For choice, according to Kant, is of course eminently judgeable . One chooses deliberately and lends oneself to the verdict of moral rightness or moral wrongness. If we were to agree with Williams, however, about the intervening agency of luck—about its ability retrospectively to prove a choice right or wrong—then the judgeability of any decision may no longer be taken for granted. Choice, in other words, is no longer so clearly located within the domain of morality: no longer strictly exercisable on its own terms, analyzable within its limits, or justifiable under its auspices. Indeed, to push Williams's argument to its logical (if extreme) conclusion, we might say that all choices, whether rational or not, whether deliberated or not, are necessarily arbitrary, necessarily without intrinsic justification, and so


are no different from the action of the lottery, or else they differ only in that the latter professes its arbitrariness rather than disguising it. In this sense, the lottery might even be said to be at the cutting edge of a new philosophical doctrine. It reminds us, as Jon Elster writes, that "some decisions are going to be arbitrary and epistemically random no matter what we do, no matter how hard we try to base them on reasons."[12]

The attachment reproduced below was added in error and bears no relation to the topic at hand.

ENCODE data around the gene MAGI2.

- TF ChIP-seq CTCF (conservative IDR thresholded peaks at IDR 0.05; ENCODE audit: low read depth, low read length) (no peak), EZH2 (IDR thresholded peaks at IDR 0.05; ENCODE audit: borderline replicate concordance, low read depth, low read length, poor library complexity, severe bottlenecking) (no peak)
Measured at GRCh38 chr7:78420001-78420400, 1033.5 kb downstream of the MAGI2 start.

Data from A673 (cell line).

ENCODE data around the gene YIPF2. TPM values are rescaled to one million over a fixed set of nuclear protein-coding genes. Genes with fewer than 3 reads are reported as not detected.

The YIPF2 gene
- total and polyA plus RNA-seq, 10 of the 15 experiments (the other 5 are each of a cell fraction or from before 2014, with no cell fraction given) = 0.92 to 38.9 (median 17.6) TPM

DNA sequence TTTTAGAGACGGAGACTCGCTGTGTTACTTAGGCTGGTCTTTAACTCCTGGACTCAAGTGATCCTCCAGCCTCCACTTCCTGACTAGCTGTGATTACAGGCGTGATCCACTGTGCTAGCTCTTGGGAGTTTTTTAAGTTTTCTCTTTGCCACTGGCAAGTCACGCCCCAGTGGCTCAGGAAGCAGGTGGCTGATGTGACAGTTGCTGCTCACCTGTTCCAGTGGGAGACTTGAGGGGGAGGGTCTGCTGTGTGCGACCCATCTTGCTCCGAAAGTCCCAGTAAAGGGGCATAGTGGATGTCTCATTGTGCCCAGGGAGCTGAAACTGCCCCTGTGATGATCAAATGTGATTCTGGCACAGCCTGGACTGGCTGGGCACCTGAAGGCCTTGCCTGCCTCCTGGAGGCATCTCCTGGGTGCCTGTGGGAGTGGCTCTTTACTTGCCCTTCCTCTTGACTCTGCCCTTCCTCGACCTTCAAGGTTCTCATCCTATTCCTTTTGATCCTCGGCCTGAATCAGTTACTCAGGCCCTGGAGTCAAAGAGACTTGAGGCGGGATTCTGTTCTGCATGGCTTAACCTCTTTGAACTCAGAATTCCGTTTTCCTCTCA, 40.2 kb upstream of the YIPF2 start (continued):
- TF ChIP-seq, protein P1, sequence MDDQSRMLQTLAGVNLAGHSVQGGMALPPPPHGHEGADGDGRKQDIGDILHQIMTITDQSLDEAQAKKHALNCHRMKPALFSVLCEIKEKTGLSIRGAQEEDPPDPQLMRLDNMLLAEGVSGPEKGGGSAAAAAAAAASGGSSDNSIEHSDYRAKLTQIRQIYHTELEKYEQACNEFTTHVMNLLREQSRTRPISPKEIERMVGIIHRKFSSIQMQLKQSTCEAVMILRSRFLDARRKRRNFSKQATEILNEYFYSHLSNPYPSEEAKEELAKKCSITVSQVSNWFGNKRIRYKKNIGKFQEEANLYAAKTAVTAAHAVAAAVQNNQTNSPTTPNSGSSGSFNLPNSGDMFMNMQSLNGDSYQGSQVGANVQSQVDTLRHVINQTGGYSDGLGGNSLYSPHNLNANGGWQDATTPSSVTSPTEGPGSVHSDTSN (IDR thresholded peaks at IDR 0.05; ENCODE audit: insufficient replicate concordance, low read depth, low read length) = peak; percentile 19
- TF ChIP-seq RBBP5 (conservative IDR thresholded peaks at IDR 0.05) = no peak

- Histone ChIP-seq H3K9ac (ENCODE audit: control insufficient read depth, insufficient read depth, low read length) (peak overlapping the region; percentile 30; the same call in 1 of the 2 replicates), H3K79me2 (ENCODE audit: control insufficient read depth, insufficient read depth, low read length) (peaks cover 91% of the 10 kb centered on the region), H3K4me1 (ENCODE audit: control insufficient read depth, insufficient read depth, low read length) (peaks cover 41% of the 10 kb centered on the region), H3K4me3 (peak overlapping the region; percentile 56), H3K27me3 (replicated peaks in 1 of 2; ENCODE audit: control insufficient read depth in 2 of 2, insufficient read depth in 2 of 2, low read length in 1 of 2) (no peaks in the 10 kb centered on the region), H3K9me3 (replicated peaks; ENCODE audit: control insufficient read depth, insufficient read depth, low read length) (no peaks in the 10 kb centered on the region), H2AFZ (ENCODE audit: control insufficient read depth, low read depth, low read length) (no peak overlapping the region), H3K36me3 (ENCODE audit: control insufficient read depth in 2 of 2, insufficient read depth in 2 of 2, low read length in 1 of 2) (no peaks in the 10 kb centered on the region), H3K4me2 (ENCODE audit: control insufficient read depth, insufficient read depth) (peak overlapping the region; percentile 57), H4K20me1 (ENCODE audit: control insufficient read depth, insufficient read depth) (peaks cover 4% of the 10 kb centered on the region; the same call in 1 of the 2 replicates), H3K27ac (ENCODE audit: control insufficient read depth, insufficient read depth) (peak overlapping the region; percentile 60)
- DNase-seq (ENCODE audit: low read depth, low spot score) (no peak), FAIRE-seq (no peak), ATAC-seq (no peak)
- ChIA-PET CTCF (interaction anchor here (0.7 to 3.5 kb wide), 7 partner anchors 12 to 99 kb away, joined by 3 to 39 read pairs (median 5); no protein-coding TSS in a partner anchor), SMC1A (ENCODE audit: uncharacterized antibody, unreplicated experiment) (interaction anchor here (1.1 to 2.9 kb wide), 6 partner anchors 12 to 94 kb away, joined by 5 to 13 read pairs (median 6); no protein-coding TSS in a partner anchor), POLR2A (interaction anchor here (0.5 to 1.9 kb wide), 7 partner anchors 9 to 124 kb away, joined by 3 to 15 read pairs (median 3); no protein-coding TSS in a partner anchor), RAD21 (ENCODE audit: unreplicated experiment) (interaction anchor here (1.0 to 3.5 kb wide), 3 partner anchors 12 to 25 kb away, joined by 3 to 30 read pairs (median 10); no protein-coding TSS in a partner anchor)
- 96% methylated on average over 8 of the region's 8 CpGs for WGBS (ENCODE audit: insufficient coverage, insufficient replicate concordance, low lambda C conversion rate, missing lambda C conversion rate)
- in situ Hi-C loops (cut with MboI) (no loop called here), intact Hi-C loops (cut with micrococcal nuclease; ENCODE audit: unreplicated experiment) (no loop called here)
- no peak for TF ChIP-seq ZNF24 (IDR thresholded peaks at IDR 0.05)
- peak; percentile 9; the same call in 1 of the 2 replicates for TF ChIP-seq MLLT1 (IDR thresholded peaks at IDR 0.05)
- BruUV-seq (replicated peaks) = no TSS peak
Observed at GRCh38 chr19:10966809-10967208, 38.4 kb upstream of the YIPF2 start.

Still, even given this philosophical appeal, probably not everyone would agree with Barbara Goodwin's sweeping (and only slightly tongue-in-cheek) proposal for a "Total Social Lottery." Fewer, no doubt, would agree with her conjectural portrait of those human beings who would make such a lottery work. For as she herself is the first to admit, her theory of justice (like every other theory of justice) is ultimately a theory about the political subject, about those human beings whose humanness, however defined and however hypothesized, must underwrite and validate her proposal for their ideal terms of association. Goodwin, of course, would like to believe that this humanness consists above all in an overriding identity , an overriding sameness among these beings, for the lottery can work only if people are more alike than they are different, so that the task randomly assigned to one can just as fitly be assigned to another, and benefits just as fitly reapportioned. Indeed, for her, "personhood" means not so much the particularity of persons as its opposite, something like the substitutability or interchangeability between persons. Only on that premise can the blind justice of the lottery not count as a handicap, for the blindness, cast among persons of overriding sameness, is hardly a liability but rather is a boon to justice.